The uncertainty of the COVID pandemic has left international students managing school at odd hours and trying to stay in communication with family back home.
Erica Lee, a junior business economics major, decided to complete the rest of her semester from her home in Seoul, South Korea. She flew out from Chicago on Oct. 9, after spending the summer in Peoria when Bradley shut down due to COVID-19 in the spring semester.
Lee’s time zone is 15 hours ahead of Peoria, but she still manages to match her sleep schedule with her classes, as all six of them are synchronous and require attendance.
“Honestly, the quality of classes isn’t as good as being in an in-person class and motivating myself is extremely difficult and stressful,” Lee said. “But an advantage to doing classes from home is how much I can improve my time management skills and the free time I get to spend with family and friends.”
Due to a sudden decision from the Trump administration this past summer that potentially halting international students from coming back into the U.S. if their schools were transitioning to a completely online format, most international students decided to enroll for hybrid or on-campus classes to be eligible to stay in the country.
The Bradley international student and scholar services had given students three options: enroll full-time to attend courses on Bradley’s campus or in a hybrid format, enroll full-time to complete courses online from inside or outside the U.S. or enroll part-time or take a leave of absence from outside the U.S.
A second year graduate student from L’viv, Ukraine, Volodymyr Kohut, an accounting major, said even though coming to Bradley was the right decision, being an international student at this time has been slightly challenging. He is currently taking classes online from his home in Ukraine, which is eight hours ahead of Peoria.
“I am luckier than the rest because my classes run from 5 p.m. to 8 p.m., but I do have club meetings that go till 3 a.m. my time,” Kohut said.
He is a member of the International Student Association, the Convergence Circle project and participates in all major related events.
“My professors are also very flexible with deadlines and accommodations so that has helped a lot,” Kohut said.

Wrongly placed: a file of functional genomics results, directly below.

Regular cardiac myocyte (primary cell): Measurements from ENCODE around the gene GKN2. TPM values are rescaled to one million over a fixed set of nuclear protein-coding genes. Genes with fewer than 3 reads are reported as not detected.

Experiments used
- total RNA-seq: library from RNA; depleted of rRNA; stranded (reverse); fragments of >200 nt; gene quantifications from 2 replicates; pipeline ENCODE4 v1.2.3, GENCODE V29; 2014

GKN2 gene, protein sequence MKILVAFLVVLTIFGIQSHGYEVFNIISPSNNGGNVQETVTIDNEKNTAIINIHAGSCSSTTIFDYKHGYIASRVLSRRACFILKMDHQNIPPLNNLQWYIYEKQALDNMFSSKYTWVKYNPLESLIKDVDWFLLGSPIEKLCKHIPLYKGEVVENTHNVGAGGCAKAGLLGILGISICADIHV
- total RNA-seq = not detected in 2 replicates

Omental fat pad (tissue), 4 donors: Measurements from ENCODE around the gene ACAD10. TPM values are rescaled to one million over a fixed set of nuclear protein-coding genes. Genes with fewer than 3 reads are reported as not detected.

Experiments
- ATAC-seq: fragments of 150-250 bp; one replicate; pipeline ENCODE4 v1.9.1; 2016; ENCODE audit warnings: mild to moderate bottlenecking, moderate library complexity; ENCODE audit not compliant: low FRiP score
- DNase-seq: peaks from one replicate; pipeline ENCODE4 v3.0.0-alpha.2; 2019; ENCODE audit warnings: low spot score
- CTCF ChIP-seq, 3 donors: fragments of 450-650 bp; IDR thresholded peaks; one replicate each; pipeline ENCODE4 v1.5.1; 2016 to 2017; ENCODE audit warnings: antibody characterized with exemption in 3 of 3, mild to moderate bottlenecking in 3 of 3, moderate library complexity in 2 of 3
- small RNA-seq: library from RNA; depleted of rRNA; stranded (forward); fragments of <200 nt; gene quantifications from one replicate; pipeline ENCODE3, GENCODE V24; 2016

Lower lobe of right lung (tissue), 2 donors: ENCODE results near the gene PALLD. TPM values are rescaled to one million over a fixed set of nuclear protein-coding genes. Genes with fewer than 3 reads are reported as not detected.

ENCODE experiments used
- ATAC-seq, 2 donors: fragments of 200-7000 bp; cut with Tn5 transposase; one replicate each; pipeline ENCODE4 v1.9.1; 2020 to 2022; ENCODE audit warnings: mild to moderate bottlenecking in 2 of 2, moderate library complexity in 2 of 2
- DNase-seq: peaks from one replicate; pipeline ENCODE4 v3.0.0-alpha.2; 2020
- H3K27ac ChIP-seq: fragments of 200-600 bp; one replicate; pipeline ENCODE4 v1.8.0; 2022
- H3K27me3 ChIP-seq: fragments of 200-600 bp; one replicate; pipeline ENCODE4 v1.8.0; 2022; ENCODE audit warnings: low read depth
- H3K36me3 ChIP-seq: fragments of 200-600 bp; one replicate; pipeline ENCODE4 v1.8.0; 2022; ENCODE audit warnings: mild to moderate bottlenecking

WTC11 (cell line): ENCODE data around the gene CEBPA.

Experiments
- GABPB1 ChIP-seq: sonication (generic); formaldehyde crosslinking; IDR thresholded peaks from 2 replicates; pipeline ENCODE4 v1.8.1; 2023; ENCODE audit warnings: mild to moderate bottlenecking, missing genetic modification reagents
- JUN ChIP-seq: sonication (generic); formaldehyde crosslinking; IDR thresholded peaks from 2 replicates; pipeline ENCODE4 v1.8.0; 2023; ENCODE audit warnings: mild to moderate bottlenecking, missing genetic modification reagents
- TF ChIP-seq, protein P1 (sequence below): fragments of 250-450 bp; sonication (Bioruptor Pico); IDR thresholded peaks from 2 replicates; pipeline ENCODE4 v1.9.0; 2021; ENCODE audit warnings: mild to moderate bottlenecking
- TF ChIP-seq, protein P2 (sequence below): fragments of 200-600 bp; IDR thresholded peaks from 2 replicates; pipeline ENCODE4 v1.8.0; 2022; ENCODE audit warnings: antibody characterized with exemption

Other students feel differently about classes, as the pandemic has not been the only major influence in their lives.
“Classes are not even a priority right now because my home is being hit by a hurricane as we are talking,” said Javier Sierra, a junior manufacturing engineering major and president of the International Student Association.
Sierra is from Tegucigalpa, Honduras, and Hurricane Eta started in near Nicaragua, pushing a death toll of 120 people as of Nov. 11 in Central America and Mexico before passing by Florida this week.
Sierra was concerned for his parents and wished he could go back home to help out but thought it was a risk to do so right now. The last time he visited home was this past summer.
“We just seemed to make progress from the hit we had from the pandemic and were starting to get a new normal, but the hurricane could change things up again,” Sierra said.
As campus shuts down for the rest of the semester after Thanksgiving break, going home might be a tricky decision to make for international students. Given the uncertain political climate, the second wave of COVID-19 cases and financial conditions, it comes down to the question of whether leaving the country is a risk or an opportunity.
“I feel like I might not be able to come back, so I might just end up staying here or visiting a family in Georgia,” said Eugenia Akurang, a junior civil engineering major from Accra, Ghana. “We don’t know what’s going to happen here in the span of the next month even so why risk it?”